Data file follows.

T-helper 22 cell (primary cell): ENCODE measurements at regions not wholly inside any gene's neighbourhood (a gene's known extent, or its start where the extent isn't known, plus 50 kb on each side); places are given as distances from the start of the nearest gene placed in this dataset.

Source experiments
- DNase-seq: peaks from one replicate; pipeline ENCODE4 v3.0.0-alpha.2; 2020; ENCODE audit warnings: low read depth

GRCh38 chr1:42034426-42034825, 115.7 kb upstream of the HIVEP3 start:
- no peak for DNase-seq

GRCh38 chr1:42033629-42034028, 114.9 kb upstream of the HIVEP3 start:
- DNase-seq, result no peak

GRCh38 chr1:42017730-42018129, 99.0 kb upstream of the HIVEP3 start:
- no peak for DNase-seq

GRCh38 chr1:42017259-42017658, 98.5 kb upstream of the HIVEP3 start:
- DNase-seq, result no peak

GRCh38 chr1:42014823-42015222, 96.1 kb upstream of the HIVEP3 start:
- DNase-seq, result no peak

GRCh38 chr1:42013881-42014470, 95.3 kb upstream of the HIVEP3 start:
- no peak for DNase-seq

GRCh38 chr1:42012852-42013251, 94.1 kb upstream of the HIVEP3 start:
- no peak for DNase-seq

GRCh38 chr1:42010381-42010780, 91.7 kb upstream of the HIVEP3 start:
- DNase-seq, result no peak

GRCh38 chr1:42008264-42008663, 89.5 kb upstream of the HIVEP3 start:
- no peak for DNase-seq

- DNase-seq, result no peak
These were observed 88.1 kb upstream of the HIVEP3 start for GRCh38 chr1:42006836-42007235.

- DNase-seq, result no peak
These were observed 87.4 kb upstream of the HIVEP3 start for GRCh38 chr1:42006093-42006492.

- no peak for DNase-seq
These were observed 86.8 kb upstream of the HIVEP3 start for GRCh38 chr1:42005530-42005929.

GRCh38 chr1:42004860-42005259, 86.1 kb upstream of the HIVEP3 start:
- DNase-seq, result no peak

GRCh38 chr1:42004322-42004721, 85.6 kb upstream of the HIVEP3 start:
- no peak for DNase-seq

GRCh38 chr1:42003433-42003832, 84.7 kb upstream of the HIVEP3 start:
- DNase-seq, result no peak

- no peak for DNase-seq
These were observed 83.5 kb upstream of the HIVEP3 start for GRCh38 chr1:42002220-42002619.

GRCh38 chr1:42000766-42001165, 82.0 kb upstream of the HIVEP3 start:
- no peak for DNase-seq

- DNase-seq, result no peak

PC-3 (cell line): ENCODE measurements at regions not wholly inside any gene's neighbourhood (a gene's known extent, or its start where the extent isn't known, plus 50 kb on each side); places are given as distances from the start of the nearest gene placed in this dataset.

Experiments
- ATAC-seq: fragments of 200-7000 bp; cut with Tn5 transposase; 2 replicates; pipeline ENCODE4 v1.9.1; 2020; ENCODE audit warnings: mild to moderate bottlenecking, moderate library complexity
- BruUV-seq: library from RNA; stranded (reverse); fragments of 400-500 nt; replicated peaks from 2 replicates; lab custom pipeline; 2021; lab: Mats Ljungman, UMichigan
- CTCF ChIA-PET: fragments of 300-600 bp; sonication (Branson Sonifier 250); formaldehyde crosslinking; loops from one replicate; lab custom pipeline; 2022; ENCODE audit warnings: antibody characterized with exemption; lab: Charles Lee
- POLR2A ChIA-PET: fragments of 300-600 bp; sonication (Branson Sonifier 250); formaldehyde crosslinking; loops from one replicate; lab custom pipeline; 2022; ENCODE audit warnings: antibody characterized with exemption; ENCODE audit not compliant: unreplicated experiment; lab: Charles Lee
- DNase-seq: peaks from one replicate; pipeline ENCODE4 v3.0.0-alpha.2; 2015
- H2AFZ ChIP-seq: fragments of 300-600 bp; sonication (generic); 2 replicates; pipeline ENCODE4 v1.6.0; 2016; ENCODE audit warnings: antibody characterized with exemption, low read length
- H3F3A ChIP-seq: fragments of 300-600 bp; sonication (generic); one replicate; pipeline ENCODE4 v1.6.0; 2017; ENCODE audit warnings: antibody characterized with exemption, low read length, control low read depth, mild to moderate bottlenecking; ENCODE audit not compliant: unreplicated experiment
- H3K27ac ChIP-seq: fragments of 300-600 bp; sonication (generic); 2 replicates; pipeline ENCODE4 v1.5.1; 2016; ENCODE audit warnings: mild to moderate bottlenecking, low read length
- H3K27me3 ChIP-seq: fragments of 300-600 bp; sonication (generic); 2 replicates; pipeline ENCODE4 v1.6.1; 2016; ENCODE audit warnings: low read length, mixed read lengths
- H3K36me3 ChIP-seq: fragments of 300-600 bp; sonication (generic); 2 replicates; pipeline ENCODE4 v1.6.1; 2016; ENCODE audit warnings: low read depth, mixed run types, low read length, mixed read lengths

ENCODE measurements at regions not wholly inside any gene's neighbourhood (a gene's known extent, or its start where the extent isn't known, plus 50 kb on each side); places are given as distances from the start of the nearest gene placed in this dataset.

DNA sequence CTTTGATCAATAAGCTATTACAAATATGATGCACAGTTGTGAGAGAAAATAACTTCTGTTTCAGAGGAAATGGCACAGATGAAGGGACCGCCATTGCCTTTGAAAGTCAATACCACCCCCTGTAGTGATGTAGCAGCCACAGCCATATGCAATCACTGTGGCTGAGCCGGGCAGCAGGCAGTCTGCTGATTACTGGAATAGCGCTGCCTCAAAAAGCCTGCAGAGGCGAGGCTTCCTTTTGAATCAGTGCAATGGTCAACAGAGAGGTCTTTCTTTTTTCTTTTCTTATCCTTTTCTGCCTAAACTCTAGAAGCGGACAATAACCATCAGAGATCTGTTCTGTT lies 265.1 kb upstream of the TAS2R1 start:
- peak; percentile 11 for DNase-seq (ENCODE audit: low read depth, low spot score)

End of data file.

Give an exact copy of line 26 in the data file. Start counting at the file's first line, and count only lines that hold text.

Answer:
- no peak for DNase-seq